COVID NSW: Woman in 30s among two virus deaths in NSW as 141 new cases recorded

NSW Premier Gladys Berejiklian.
Camera IconNSW Premier Gladys Berejiklian. Credit: Lisa Maree Williams/Getty Images

NSW has reported 141 new locally acquired cases of COVID-19 and two deaths, including a woman in her 30s.

At least 62 of the 141 diagnosed people in the 24 hours to 8pm on Saturday were circulating in the community for all or part of their infectious period, Premier Gladys Berejiklian says.

Forty three people are in intensive care in NSW, 18 of whom require ventilation.

Greater Sydney and surrounding regions are in lockdown until at least July 30, while three local government areas in regional NSW are in lockdown until at least 28 July, as health authorities battle to contain a outbreak of the virulent Delta strain.

Ms Berejiklian said the woman in her 30s who died had no pre-existing conditions, demonstrating the severity of the virus.

Eight people have died amid the current Sydney outbreak.

“If anybody thinks this is a disease just affecting older people, please think again ... younger people without pre-existing conditions can also fall victim to this cruel disease,” she said.

The 141 cases came from a record of more than 102,000 tests.

It comes as the NSW treasurer calls for the reintroduction of the JobKeeper wage subsidy scheme amid Greater Sydney’s COVID-19 outbreak and Labor demands a summit to discuss the health crisis.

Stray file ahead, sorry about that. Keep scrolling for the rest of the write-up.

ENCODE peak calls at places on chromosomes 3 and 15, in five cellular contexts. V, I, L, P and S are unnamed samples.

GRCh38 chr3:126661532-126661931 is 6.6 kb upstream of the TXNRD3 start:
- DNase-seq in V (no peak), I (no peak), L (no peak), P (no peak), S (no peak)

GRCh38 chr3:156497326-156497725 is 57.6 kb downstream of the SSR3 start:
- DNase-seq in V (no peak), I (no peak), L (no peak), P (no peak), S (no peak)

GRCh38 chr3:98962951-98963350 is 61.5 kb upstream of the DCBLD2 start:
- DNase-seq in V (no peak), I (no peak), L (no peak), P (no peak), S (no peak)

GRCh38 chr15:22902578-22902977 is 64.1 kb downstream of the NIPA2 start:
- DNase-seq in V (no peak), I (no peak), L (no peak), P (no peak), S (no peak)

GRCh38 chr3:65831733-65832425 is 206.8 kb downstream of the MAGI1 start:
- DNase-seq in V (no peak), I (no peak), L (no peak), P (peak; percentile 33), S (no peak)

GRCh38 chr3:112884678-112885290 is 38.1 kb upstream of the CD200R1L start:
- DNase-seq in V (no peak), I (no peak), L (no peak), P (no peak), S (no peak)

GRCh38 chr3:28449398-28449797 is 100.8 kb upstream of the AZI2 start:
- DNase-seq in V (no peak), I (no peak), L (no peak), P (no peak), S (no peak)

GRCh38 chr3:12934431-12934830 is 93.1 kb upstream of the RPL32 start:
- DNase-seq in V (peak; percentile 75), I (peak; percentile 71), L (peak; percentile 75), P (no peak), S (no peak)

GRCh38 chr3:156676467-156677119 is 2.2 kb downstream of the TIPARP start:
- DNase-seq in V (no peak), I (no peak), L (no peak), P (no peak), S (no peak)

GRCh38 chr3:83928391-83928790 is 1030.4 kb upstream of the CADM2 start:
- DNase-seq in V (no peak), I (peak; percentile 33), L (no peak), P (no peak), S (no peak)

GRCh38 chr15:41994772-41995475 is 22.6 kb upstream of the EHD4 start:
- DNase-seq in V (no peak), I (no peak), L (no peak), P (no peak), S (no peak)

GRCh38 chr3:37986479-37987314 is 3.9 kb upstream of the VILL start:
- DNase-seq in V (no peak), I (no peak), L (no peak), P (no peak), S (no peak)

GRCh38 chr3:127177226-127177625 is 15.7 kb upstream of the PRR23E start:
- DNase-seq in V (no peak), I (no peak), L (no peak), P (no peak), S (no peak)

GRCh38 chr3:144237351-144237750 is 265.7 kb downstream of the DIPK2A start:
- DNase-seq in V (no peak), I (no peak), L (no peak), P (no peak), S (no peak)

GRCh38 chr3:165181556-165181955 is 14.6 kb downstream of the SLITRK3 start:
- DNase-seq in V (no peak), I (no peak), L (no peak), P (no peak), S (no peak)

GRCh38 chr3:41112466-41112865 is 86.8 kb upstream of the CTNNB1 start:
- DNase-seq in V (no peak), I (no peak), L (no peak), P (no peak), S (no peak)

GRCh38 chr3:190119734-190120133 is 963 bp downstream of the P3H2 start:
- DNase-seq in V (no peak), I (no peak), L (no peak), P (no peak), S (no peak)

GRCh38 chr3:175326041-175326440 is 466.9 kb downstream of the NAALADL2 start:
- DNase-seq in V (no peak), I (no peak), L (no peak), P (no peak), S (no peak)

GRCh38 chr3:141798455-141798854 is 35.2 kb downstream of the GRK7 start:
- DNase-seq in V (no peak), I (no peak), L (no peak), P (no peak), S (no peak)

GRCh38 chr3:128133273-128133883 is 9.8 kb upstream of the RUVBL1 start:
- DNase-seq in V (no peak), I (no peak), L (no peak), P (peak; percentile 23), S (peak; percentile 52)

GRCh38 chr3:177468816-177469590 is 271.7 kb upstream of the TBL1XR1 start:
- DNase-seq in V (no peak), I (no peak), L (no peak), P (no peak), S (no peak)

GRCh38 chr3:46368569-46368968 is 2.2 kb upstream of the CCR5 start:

But the federal government has poured cold water on Dominic Perrottet’s suggestion, arguing its current support payment structure is simpler and more flexible.

Disquiet over the lockdown erupted dramatically on Saturday afternoon, as thousands marched through Sydney’s CBD.

At least 57 people have been arrested over the protest action, which Ms Berejiklian said left her “disgusted”.

Two men have also been charged with allegedly striking a police horse.

A team of more than 20 detectives is working to identify more of the protesters and either charge or fine them.

The latest lockdown escalation has prevented all but the most essential workers in Cumberland and Blacktown local government areas leaving those areas, joining Fairfield residents.

Ms Berejiklian has described vaccination as the way out of the outbreak, but her plea for more Pfizer stocks has been rebuffed.

Instead, NSW will have to settle for 50,000 more Pfizer doses from the federal government’s national stockpile.

Three regional NSW local government areas in the state’s central west are also under stay-at-home orders until at least July 28.

Local elections across NSW have also been postponed by three months to December 4.

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